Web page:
Are Cocktail Drops Going to Change the Way We Drink?

Cocktail drops on skewers.
Hemingway Daiquiri, Sangria, Organic Margarita, White Russian, Caipirinha and Bloody Mary Cocktail Drops are only a few of the offerings being made into edible cocktail form. (Photo: Brandon Everett)

When Brandon Everett was a student at Georgetown University, he began an experiment. He wanted to introduce a new means of enjoying cocktails, but he wasn’t sure what that new format might look like. He graduated in 2014 and began a career in finance, but in his time outside of the office, he continued to pursue a vision that was forming.

“My goal was to create an entirely new form of cocktail that would provide a singularly unique and surprising experience,” Everett says. And with that ambition, he created Cocktail Drops. “Cocktail Drops are hand-crafted cocktails formed into solid Drops that instantly melt in your mouth, and their distinct form enables them to be served in numerous innovative ways. The Drops have a smooth, custard-like consistency when first bitten into, and then melt into liquid sips.”

Though he won’t disclose his precise procedures or ingredients for obvious reasons, he does explain that the drops aren’t to be confused with a cocktail-flavored edible novelty — he emphasizes that they are, in fact, cocktails. “A single Cocktail Drops cocktail is made up of nine individual drops that collectively contain one ounce of an 80 proof spirit and are designed in this way so that they can be enjoyed one drop at a time, in the same way a traditional cocktail is enjoyed one sip at a time,” he says. He’s proud to share that each drop is made with premium spirits and juice extracted from whole fruits.

Everett envisions a bar world in which guests order a sampler of Cocktail Drops, which include Sangria, Moscow Mule, Bloody Mary, Whiskey Sour, Hemingway Daiquiri, Margarita, Caipirinha, White Russian, Tom Collins and Golden Mojito.

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1 stand, 10 different types of classic cocktails. Left to Right: Moscow Mule, Whiskey Sour, Hemingway Daiquiri, Sangria, Organic Margarita, White Russian, Caipirinha, Bloody Mary, Tom Collins, Golden Mojito. Moscow Mule Ultimat Vodka | Fever-Tree ginger beer | Cold-pressed lime juice Whiskey Sour @WoodfordReserve Bourbon | Cold-pressed lemon juice Hemingway Daiquiri Pyrat XO Reserve Rum | @LuxardoUSA Maraschino Liqueur | Cold-pressed lime & grapefruit juice Sangria 2013 Alto Moncayo Veraton Garnacha | Cointreau | Rémy Martin V.S.O.P. Cognac | Cold-pressed orange & apple juice | Lemon zest | Cinnamon Organic Margarita. Formulated from a @123OrganicTequila recipe. 123 Organic Reposado Tequila | Cold-pressed organic lime, lemon & orange juice | Organic blue agave nectar White Russian Kahlúa | Ultimat Vodka | Cream Caipirinha Leblon Cachaça | Cold-pressed lime juice Bloody Mary Ultimat Vodka | Cold-pressed tomato & celery juice | Cayenne pepper Tom Collins @TanquerayUSA No. Ten Gin | Cold-pressed lemon juice | Fever-Tree club soda Golden Mojito Pyrat XO Reserve Rum | Fresh mint | Cold-pressed lime juice | Fever-Tree club soda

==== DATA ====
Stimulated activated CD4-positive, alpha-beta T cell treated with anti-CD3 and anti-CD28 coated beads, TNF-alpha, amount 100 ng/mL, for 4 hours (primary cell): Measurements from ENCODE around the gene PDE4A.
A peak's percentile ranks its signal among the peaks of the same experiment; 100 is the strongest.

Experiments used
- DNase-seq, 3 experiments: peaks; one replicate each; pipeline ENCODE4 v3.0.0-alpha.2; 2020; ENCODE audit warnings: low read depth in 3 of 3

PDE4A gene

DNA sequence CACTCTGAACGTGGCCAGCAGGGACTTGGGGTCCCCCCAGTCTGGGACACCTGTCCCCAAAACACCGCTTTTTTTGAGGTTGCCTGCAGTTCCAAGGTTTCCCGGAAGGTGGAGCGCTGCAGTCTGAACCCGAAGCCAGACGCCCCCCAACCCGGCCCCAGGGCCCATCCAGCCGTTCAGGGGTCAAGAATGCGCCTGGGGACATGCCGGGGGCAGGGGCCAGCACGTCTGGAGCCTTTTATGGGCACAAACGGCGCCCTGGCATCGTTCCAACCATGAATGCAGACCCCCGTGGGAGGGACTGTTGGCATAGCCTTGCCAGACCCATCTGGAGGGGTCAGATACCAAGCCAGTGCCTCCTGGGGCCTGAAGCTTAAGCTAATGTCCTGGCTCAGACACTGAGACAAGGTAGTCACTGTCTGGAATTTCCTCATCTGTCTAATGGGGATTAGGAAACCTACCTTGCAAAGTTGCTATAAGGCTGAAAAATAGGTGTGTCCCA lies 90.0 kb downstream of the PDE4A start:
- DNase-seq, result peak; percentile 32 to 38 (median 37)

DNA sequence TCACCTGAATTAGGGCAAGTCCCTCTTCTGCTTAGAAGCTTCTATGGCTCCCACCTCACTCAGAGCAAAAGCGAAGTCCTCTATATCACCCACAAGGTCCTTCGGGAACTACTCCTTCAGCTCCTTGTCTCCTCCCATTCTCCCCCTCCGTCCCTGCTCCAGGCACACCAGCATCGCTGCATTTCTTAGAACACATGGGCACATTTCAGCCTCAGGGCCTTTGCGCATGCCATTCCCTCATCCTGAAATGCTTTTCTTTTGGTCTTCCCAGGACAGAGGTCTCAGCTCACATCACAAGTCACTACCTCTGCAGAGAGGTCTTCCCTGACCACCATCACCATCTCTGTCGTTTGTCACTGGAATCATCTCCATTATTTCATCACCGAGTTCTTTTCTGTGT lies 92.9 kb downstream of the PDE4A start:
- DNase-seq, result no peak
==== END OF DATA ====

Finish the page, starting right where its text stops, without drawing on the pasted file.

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Of course, eating a cocktail is a different experience than drinking one, but for Everett, that’s precisely the appeal. “Consumer demand for unique cocktail experiences has prompted talented mixologists to introduce exciting new cocktail offerings in bars and restaurants all over the world. In the retail space, however, this consumer demand is entirely unmet,” he says. “Your local liquor store only carries products from the same three categories that have existed for decades — spirits, mixers and pre-mixed cocktails. Consumers need, and deserve, a new product category that enables them to enjoy a radically innovative cocktail experience in their home.”

Everett wants cocktail fiends to imagine lounging in a hammock and eating a Margarita Cocktail Drop, or serving a decadent brunch, accompanied by a skewer of Bloody Mary Cocktail Drops. A group of drinkers at a bar or restaurant could indulge in a mixed bevy of the drops rather than ordering a pitcher of beer or assortment of cocktails. Whatever your fancy, the drops present an entirely new means of consuming your favorite cocktails, as well as an exponentially shorter prep time.

The description and appearance of the drops give the impression that perhaps they’re frozen or that the melt-in-your-mouth quality would translate to a significantly less pleasant melt-on-your-hands experience, but Everett says that’s not the case. The drops are not frozen, nor are they prone to melt. Instead, they’ll maintain their form until eaten.

Cocktail Drops aren’t commercially available at this time, but Everett is seeking partnerships to purvey them in restaurants, bars and retail stores. In time, his new product could change the way we drink to being the way we eat.

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